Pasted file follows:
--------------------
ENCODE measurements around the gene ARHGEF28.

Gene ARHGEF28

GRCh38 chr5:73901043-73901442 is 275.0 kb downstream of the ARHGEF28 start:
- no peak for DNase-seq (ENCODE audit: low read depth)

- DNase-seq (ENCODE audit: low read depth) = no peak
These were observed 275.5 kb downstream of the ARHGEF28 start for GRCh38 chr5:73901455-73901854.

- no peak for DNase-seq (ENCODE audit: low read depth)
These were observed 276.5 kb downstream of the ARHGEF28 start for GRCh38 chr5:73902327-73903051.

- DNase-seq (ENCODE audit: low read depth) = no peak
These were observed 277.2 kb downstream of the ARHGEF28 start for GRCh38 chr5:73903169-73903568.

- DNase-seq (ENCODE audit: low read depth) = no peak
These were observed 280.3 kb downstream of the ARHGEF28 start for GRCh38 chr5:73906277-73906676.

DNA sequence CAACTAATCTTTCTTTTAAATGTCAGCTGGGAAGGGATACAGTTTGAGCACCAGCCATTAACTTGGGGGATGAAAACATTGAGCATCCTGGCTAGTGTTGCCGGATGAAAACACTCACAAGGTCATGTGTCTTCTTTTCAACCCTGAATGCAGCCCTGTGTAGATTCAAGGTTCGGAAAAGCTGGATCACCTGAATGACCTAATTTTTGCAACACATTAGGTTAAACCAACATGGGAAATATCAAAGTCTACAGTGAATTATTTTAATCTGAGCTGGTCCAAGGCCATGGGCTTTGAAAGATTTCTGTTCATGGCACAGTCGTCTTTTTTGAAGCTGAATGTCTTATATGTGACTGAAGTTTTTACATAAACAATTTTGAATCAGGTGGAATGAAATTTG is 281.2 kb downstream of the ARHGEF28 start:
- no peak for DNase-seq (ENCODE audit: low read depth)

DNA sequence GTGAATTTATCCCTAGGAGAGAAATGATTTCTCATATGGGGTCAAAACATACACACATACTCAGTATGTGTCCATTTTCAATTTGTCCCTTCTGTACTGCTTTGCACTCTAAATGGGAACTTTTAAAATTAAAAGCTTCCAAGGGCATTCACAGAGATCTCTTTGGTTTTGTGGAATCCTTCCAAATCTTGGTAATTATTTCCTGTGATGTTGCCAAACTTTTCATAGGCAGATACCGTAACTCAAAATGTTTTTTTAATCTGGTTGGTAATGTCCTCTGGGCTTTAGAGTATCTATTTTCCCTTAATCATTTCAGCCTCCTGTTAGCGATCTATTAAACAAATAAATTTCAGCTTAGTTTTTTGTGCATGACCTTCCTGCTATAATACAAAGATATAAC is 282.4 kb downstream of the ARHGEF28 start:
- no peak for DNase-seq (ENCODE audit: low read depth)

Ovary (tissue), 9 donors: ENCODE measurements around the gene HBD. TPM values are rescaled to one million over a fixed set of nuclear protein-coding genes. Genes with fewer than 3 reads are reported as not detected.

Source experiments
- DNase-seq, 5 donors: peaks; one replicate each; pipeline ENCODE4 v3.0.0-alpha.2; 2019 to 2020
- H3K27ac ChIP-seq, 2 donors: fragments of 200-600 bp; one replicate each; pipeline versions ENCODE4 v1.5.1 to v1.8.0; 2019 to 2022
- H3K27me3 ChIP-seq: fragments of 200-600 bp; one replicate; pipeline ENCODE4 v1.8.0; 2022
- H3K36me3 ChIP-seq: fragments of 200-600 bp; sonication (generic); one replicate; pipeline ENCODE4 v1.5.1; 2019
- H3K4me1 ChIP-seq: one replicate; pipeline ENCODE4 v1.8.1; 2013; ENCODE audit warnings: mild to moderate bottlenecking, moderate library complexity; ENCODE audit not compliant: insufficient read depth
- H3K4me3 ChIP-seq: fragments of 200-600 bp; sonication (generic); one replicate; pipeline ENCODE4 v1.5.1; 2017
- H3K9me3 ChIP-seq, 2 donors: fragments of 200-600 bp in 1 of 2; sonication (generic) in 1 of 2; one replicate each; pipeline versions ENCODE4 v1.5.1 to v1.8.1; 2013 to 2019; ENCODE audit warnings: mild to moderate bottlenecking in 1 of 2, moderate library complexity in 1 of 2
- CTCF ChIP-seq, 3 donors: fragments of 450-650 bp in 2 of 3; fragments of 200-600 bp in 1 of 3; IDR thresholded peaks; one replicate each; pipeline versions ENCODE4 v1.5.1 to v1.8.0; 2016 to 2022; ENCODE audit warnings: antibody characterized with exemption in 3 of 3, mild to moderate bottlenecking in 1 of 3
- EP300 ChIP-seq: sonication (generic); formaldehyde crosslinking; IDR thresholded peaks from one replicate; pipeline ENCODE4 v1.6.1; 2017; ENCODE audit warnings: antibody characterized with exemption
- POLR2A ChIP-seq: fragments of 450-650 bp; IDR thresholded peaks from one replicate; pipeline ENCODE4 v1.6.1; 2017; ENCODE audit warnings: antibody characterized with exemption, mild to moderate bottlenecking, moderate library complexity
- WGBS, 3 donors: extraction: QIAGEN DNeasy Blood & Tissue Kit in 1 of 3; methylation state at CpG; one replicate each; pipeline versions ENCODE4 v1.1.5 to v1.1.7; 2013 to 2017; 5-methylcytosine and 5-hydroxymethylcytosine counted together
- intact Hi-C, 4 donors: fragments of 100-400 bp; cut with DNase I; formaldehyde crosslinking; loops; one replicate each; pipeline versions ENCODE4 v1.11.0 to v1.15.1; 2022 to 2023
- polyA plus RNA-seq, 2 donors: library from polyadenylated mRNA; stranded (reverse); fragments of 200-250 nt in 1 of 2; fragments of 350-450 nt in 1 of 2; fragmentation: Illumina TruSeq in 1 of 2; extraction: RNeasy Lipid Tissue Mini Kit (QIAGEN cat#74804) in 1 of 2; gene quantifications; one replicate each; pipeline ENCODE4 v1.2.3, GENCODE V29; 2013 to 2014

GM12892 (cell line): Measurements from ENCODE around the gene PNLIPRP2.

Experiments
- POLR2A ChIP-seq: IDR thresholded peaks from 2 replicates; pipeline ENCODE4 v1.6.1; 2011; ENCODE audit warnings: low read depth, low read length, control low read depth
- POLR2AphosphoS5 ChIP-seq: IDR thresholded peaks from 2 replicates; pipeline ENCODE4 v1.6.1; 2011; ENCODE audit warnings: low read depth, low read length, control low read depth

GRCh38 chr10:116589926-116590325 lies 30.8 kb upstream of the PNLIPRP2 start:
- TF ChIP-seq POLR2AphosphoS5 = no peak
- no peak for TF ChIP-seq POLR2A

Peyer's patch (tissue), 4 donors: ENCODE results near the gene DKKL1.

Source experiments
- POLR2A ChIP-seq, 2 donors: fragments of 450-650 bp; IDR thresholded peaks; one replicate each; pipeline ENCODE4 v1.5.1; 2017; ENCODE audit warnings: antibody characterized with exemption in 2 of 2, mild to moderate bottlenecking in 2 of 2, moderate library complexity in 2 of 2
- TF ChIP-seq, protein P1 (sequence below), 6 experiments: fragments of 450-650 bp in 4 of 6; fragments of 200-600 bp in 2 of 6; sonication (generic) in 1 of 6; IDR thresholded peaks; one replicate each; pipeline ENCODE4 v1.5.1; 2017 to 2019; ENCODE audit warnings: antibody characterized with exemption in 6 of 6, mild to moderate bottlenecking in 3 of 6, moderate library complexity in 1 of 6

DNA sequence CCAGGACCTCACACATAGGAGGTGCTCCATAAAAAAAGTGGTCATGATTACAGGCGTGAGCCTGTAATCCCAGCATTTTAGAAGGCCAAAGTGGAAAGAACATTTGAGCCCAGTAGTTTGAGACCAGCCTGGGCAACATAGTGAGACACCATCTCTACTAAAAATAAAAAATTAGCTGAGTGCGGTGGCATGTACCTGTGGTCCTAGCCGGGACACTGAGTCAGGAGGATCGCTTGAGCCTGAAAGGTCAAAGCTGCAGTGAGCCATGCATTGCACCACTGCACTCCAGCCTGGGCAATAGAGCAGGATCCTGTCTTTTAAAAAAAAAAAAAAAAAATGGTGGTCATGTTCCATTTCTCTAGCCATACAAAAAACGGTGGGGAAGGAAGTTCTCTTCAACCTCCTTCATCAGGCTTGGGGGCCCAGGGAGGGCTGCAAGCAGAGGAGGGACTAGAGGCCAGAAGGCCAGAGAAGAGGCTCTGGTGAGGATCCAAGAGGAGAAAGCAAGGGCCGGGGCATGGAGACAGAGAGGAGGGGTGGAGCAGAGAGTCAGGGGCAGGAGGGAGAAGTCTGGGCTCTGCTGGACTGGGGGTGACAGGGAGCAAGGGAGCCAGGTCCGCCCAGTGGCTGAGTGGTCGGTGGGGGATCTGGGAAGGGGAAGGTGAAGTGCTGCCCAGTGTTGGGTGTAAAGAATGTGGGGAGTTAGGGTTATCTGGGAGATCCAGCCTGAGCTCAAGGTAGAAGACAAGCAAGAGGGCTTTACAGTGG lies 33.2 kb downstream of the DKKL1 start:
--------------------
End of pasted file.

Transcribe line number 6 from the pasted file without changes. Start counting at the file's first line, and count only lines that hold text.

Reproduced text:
These were observed 275.5 kb downstream of the ARHGEF28 start for GRCh38 chr5:73901455-73901854.